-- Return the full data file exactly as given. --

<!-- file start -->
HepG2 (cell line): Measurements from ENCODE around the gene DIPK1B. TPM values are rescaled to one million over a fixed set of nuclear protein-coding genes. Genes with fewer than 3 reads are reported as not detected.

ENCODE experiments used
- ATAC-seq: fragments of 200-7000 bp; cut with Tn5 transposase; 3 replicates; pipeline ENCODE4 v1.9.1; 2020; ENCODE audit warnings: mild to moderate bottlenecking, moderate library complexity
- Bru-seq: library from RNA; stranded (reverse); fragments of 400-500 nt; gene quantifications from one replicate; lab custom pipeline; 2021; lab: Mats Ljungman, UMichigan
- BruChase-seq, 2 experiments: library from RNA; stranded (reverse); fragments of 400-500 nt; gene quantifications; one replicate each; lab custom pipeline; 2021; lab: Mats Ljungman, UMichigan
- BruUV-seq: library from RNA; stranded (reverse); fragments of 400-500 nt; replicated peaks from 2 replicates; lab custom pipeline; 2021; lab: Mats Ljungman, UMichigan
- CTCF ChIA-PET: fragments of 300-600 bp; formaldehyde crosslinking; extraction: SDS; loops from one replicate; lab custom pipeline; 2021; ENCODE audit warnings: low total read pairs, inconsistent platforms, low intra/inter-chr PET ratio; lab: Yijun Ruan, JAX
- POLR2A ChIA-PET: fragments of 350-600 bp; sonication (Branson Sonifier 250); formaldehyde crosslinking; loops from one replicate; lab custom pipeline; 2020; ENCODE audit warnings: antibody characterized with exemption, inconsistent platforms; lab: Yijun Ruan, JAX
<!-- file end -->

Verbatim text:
HepG2 (cell line): Measurements from ENCODE around the gene DIPK1B. TPM values are rescaled to one million over a fixed set of nuclear protein-coding genes. Genes with fewer than 3 reads are reported as not detected.

ENCODE experiments used
- ATAC-seq: fragments of 200-7000 bp; cut with Tn5 transposase; 3 replicates; pipeline ENCODE4 v1.9.1; 2020; ENCODE audit warnings: mild to moderate bottlenecking, moderate library complexity
- Bru-seq: library from RNA; stranded (reverse); fragments of 400-500 nt; gene quantifications from one replicate; lab custom pipeline; 2021; lab: Mats Ljungman, UMichigan
- BruChase-seq, 2 experiments: library from RNA; stranded (reverse); fragments of 400-500 nt; gene quantifications; one replicate each; lab custom pipeline; 2021; lab: Mats Ljungman, UMichigan
- BruUV-seq: library from RNA; stranded (reverse); fragments of 400-500 nt; replicated peaks from 2 replicates; lab custom pipeline; 2021; lab: Mats Ljungman, UMichigan
- CTCF ChIA-PET: fragments of 300-600 bp; formaldehyde crosslinking; extraction: SDS; loops from one replicate; lab custom pipeline; 2021; ENCODE audit warnings: low total read pairs, inconsistent platforms, low intra/inter-chr PET ratio; lab: Yijun Ruan, JAX
- POLR2A ChIA-PET: fragments of 350-600 bp; sonication (Branson Sonifier 250); formaldehyde crosslinking; loops from one replicate; lab custom pipeline; 2020; ENCODE audit warnings: antibody characterized with exemption, inconsistent platforms; lab: Yijun Ruan, JAX